Submitted to: International Symposium on Biological Control of Weeds
Publication Type: Proceedings
Publication Acceptance Date: 2/7/2003
Publication Date: 1/13/2004
Citation: Bruckart, W.L., Luster, D.G. 2004. Regulatory approval processes for release of puccinia spp. for biological control of carduus and centaurea spp. in the united states. International Symposium on Biological Control of Weeds. CSIRO Entomology, Canberra, Australia, p. 648. Interpretive Summary:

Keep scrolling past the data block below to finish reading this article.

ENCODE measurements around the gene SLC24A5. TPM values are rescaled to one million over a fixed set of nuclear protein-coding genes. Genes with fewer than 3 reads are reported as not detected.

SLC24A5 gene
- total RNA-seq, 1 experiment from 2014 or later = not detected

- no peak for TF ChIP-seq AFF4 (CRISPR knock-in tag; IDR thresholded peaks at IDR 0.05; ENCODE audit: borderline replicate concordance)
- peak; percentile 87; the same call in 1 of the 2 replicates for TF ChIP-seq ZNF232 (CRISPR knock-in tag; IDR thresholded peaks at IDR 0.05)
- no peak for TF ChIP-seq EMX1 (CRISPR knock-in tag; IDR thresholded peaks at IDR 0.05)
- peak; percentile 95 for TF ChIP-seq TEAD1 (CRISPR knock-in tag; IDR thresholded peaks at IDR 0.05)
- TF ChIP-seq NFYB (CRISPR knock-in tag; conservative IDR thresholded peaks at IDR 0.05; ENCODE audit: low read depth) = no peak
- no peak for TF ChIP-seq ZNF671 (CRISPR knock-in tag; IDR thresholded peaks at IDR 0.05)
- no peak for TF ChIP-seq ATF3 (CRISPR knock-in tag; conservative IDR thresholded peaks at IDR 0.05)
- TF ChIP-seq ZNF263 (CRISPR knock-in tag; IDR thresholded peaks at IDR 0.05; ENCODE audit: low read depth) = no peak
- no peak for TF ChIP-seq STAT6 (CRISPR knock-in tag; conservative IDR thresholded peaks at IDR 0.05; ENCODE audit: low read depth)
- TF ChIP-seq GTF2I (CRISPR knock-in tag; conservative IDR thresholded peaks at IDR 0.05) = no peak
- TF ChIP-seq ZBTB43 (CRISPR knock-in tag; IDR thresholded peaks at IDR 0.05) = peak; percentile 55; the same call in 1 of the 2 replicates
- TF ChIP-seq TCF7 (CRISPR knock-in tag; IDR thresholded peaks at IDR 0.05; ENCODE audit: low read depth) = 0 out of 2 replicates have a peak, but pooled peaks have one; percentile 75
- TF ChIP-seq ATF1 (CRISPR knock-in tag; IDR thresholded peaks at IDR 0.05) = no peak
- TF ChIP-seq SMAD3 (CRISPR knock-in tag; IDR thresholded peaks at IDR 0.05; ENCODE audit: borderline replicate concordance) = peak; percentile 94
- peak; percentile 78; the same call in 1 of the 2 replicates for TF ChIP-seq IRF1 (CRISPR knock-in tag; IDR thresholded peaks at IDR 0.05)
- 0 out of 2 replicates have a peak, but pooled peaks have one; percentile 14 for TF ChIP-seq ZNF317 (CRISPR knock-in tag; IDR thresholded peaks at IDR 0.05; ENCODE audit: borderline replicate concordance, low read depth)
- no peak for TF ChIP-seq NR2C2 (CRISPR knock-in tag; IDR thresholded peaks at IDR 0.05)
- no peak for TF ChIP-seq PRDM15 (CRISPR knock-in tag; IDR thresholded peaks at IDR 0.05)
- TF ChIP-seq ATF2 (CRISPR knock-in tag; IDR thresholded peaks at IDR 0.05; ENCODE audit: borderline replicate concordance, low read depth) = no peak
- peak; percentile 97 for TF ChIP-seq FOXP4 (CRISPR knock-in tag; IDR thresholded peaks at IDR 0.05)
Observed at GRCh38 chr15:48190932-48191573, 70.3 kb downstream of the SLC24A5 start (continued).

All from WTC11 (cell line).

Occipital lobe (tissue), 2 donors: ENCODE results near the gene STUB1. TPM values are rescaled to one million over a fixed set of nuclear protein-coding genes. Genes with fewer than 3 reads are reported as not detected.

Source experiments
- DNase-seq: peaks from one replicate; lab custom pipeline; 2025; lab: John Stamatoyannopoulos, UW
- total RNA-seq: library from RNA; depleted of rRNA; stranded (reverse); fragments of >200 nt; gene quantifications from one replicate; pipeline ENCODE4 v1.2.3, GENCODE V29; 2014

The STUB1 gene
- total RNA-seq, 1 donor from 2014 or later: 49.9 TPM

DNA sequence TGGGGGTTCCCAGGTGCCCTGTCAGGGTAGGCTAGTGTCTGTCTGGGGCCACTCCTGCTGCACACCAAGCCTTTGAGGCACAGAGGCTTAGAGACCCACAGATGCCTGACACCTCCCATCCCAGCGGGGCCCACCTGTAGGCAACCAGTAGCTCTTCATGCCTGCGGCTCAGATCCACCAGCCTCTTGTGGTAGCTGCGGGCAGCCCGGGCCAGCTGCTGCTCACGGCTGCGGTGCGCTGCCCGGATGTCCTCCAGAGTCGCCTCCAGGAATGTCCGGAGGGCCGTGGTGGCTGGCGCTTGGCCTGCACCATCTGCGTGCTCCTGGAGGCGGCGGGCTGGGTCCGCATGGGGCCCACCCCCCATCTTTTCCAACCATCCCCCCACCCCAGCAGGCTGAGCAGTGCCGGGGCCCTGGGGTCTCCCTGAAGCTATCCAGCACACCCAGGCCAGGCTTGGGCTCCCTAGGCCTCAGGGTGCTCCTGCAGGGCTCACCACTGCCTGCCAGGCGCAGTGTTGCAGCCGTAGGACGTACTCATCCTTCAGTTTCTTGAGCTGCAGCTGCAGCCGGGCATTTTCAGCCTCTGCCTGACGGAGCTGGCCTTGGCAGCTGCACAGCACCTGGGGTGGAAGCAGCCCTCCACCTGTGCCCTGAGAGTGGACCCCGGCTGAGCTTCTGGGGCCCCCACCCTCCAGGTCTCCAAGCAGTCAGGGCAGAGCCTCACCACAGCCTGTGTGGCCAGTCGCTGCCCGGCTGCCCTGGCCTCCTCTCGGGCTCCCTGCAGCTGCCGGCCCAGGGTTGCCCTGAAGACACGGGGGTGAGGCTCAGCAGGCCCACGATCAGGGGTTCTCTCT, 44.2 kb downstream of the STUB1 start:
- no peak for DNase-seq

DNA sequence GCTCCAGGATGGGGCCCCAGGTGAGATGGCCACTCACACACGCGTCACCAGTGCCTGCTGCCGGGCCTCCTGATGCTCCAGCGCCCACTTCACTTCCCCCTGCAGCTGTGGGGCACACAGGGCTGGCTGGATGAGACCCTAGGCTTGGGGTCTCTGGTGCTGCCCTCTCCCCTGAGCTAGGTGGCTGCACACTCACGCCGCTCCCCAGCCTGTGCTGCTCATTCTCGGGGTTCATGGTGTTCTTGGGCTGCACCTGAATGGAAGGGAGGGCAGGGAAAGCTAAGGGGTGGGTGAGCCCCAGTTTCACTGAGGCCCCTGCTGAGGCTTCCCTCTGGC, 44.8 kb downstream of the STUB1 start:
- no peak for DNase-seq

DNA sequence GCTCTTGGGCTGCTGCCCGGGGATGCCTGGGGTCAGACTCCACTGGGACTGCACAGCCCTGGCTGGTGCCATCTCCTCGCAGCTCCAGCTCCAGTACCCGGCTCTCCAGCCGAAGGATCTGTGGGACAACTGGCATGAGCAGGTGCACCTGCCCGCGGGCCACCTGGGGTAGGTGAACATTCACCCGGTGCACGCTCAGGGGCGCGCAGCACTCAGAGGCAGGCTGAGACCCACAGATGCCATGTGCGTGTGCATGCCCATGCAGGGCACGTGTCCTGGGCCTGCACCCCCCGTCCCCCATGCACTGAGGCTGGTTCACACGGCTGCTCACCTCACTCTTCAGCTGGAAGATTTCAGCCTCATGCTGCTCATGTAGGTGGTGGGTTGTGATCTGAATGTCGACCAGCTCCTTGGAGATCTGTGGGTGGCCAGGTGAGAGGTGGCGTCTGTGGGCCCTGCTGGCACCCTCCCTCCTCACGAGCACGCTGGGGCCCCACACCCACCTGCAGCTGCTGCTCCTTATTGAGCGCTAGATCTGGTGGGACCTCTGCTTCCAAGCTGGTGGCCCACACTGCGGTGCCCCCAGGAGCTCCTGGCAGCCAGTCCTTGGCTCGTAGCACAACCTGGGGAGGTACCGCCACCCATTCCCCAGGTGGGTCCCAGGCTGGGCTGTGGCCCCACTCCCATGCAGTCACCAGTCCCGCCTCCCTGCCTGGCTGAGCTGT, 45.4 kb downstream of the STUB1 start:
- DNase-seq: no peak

Technical Abstract: Puccinia carduorum and P. jaceae var. solstitialis have been evaluated and proposed for introduction into the United States (US) for biological control of musk thistle (Carduus nutans) and yellow starthistle (Centaurea solstitialis), respectively. In each case, limited non-target infections were noted under containment greenhouse conditions. Also in each case, a related Puccinia species from the US was used in greenhouse comparisons with the candidate agent to resolve questions about potential non-target effects in nature. A strain of P. carduorum already present on slenderflower thistle (Carduus tenuiflorus) in California, USA, was used in comparison with the candidate isolate from musk thistle. The YST rust infected safflower (Carthamus tinctorius) under greenhouse conditions, and a US isolate of safflower rust, Puccinia carthami, was used for comparison. During each risk assessment, interest groups were informed about conclusions that non-target species would not likely be damaged by the use of either organism. Artichoke and safflower growers in California and representatives of the US Fish & Wildlife Service (F&WS) working with listed (Endangered or Threatened) plant species were included as contacts. All requests for additional tests were honored. The state departments of agriculture in Virginia and California, where releases were proposed, also provided approval to federal regulators. Proposals for release of each candidate also were reviewed by the Technical Advisory Group for Biological Control of Weeds (TAG) and the Animal and Plant Health Inspection Service (APHIS), based on the recommendation of the TAG. A field study for P. carduorum was approved for one location in Virginia, and the rust has subsequently spread across the US to California. Notice of the planned use of has been published in the Federal Register for comment. A Finding of No Significant Impact (FONSI), thus concluding the approval process, is expected from APHIS.(Releases of P. jaceae are planned for three YST-infested sites in CA with differing microclimate environments.